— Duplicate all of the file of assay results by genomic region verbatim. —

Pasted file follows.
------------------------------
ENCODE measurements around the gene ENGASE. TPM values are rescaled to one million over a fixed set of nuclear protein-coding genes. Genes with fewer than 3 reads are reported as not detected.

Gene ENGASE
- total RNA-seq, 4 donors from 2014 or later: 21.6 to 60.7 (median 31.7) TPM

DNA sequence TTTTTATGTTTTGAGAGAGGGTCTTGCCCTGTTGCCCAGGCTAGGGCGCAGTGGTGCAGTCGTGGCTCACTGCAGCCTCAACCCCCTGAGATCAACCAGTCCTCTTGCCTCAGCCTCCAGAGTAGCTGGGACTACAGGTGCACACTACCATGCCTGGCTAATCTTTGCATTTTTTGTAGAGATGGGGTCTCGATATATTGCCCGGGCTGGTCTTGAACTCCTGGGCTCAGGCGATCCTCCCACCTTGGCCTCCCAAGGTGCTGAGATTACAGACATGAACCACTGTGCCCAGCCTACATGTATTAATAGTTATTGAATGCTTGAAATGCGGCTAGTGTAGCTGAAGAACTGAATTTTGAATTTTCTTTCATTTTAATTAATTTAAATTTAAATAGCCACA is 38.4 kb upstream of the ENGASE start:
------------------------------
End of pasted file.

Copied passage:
ENCODE measurements around the gene ENGASE. TPM values are rescaled to one million over a fixed set of nuclear protein-coding genes. Genes with fewer than 3 reads are reported as not detected.

Gene ENGASE
- total RNA-seq, 4 donors from 2014 or later: 21.6 to 60.7 (median 31.7) TPM

DNA sequence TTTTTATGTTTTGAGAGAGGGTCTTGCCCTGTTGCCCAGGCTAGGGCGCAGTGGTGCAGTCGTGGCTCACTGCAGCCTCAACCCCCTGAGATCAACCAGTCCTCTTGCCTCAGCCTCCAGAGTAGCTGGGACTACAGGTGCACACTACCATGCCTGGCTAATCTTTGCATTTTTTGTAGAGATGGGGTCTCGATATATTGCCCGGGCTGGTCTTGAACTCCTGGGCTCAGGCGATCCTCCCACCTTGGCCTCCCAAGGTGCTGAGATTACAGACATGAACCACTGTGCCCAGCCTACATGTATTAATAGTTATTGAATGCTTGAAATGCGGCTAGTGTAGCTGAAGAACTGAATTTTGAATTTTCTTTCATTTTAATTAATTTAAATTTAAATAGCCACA is 38.4 kb upstream of the ENGASE start: